We have been re-educated now, for decades, with the notion that our feelings are important. It’s how we feel about a subject that matters. The psycho-analytic crowd loves this, and has grown rich from it. Oh gee, Molly, how did that make you feel?
It isn’t hard to reverse engineer how this vision of ourselves has warped into reality television, road rage, school shootings, and an overall collapse of patience and civility. When you are repeatedly told that you are, in fact, the center of the universe, all projections of your personal feelings are valid. Thusly, if you cut me off in the parking lot, and my feelings are hurt, I am justified in flattening your tires or running you down with a shopping cart. You made me feel bad.
I’m not breaking new ground here, but I would like to announce, and for all time, that how a cocky and rude 12 year old feels about anything in particular doesn’t interest me that much. Also, I don’t care about how Madonna felt when she fell off the stage in Paris. Not one bit. One of the last holdouts in the Malheur Refuge told Oregon Public Broadcasting this morning that it doesn’t “feel fair” that some of them are still subject to arrest. Pshaw.
The Donald Trump candidacy is perhaps, and I’m on a limb here (albeit a thick one), the ultimate expression of our cultural insistence on obliging mere feelings. He has tapped into the social media “Like & Send” mentality with pinpoint precision. There are millions of little dopamine responses every time he announces he will build a wall, or Make America Great Again. But nobody knows what he actually thinks, which would be impossible, given that he doesn’t tell us–ever. He’s extremely adept at saying absolutely nothing. And the enormous response from the sign-waving, weeping, feeling-addicted masses is evidence of our collective beaching in the emotive shallows.
But go ahead and vote for him, if you feel like it.
The annual Black Friday riots are a logical apex of our indulgence in feelings, since it is quite apparent that reason is not a part of the now ritualized fistfights for Bermuda Barbies or 40″ flat screens.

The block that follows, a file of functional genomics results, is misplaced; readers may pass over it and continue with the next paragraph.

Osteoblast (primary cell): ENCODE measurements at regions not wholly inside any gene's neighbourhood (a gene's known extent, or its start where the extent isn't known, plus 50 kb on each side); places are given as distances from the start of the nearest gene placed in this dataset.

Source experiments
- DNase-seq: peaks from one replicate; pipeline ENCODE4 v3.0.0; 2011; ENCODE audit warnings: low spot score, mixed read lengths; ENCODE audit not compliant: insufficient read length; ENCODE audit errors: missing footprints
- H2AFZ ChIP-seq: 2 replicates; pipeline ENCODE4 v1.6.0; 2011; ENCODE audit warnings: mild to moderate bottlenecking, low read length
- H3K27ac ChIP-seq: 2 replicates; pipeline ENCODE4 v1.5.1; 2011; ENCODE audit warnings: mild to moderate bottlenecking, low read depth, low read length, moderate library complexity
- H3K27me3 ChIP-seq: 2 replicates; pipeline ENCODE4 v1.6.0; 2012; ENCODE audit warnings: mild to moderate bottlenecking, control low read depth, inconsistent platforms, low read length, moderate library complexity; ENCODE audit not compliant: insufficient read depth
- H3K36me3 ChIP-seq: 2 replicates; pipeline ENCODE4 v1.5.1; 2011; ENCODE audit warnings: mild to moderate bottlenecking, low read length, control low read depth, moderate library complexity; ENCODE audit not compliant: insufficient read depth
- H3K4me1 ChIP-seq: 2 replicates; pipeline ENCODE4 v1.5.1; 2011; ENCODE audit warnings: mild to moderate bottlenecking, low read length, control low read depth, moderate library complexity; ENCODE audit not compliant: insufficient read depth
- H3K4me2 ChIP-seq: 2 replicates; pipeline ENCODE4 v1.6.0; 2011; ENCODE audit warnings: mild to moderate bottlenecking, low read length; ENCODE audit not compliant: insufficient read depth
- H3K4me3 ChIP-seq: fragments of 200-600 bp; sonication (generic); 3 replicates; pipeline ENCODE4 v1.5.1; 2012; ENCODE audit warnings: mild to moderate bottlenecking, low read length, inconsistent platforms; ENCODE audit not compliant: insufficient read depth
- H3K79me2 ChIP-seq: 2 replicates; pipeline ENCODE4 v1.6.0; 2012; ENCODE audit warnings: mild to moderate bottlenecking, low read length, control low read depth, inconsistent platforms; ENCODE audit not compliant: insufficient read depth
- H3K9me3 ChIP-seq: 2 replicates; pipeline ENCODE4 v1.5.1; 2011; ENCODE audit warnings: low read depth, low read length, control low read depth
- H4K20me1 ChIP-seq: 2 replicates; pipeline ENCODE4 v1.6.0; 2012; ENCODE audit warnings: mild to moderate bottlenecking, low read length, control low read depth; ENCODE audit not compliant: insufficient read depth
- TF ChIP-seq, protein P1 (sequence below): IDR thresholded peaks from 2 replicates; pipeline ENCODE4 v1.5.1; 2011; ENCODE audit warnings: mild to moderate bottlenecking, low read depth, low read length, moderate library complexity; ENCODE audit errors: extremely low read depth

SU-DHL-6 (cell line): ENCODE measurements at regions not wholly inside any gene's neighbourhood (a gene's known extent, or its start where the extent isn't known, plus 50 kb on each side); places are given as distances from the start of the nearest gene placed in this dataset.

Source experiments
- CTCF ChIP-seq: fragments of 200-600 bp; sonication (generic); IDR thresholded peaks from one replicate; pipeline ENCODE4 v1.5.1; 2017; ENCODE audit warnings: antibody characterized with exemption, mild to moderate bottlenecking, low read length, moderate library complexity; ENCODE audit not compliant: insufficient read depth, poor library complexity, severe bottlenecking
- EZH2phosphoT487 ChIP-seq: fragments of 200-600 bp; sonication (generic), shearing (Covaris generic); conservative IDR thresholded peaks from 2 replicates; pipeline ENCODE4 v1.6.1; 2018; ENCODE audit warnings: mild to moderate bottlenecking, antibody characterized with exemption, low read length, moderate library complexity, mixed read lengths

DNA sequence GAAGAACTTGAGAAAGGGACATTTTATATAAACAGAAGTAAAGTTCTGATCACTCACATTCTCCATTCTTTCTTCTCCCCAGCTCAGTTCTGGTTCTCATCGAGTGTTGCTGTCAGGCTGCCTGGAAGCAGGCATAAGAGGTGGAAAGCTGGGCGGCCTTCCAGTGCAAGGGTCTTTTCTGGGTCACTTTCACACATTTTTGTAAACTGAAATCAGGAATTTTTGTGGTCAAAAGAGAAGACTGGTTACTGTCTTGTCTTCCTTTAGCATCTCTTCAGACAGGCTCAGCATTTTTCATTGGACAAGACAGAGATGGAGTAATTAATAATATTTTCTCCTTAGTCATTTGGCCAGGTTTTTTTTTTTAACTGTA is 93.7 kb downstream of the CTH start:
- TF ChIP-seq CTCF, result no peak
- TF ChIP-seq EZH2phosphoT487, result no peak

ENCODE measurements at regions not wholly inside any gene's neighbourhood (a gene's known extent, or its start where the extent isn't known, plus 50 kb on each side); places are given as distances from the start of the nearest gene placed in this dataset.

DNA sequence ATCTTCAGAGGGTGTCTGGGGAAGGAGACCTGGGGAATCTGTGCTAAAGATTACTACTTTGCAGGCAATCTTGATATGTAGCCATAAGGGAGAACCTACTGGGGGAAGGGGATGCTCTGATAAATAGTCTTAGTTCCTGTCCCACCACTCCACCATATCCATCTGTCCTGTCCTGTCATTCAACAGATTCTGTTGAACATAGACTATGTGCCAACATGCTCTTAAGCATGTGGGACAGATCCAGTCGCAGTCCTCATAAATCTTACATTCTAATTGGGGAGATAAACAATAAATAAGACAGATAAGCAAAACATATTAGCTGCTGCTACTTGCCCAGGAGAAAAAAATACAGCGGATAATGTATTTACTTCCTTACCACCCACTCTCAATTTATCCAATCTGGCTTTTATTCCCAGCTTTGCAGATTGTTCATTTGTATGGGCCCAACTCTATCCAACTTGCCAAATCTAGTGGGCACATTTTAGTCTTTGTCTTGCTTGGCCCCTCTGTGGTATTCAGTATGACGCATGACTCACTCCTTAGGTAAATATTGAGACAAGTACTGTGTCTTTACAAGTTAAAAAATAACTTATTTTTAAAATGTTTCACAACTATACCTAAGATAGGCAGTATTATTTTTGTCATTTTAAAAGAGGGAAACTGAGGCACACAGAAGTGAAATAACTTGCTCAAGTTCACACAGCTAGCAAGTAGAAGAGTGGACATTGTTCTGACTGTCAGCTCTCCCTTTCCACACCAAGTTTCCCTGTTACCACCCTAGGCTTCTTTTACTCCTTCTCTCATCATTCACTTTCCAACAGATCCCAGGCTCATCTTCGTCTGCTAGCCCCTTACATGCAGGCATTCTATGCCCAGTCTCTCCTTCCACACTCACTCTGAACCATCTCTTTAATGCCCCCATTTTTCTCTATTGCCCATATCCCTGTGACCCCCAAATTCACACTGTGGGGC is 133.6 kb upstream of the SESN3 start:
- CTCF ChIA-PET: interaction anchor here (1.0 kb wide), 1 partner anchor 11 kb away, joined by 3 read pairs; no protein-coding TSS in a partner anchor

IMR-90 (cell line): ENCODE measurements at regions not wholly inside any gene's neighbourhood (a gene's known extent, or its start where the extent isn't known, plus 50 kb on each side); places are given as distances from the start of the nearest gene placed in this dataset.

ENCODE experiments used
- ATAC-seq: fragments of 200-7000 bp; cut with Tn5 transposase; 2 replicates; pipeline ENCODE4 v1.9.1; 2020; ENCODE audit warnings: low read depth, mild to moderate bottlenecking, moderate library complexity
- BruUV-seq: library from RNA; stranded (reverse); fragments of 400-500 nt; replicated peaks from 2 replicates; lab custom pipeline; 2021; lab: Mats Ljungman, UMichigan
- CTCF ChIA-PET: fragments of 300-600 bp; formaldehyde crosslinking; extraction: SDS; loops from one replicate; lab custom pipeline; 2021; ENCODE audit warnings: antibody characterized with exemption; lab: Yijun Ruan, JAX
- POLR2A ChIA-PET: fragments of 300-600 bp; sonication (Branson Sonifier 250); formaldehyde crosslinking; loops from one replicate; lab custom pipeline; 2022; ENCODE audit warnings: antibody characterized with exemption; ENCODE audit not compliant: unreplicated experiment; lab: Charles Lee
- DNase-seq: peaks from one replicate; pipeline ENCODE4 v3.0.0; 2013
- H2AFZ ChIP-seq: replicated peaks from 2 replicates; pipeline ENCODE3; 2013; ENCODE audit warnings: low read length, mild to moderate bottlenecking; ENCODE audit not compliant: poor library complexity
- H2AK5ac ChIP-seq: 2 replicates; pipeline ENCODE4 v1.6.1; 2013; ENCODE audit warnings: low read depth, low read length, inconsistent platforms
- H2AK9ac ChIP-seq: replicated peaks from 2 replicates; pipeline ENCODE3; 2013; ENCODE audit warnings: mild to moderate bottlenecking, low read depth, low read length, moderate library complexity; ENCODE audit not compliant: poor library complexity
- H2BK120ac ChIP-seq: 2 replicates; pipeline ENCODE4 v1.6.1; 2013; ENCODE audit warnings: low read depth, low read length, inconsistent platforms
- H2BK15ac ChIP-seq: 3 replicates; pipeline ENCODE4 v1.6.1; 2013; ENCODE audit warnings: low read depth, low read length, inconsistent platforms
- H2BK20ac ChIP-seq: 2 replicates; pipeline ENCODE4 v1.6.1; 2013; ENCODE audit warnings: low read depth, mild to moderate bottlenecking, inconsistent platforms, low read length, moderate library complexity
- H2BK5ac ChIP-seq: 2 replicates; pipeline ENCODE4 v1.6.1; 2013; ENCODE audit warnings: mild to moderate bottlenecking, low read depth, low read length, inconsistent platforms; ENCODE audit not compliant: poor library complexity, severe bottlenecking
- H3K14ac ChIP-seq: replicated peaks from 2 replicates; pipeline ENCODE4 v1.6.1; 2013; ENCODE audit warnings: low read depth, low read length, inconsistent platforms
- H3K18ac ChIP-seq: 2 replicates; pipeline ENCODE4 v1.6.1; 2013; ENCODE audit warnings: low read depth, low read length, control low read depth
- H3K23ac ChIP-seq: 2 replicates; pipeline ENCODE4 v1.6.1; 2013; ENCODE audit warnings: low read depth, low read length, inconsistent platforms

Feelings don’t fix a flat tire. They don’t even fix bad relationships, or make good one’s better. They can be a genesis for those things; however, simply feeling I need to feed the horses or shovel some manure has never, not even once, got it done.
The commentary sections on most news pieces or editorials almost instantly devolve into schoolyard tribalism, so much so that often, after scrolling through the emotional tanglefoot, one finds that the merits of the article itself aren’t even part of the discussion. Internet commandos are never lost for feelings, one way or the other.
Can we agree that perhaps it’s what we think that is actually important? That perhaps we should start insisting that folks–especially those we might be considering for office– take the time to reason arguments through–to actually think, to meditate on cause and effect, to anticipate a counter-argument, to build a case, to substantiate, to research and cite sources, to attempt to persuade with articulated reasoning? Is that too much? Is it too late?
One thing we simply don’t see much of anymore are bookshelves, that is, with actual books on them. Maybe that’s a place to start. And don’t lambaste me with evidence drawn from your circle of friends. The results from a larger sampling are in, and the evidence is clear: most people just don’t read. Big Screen TV’s? Check. Gigantic iPhone? Check. An Escalade in the driveway? Check. Faulkner, Flaubert, or McCarthy? Not on your life.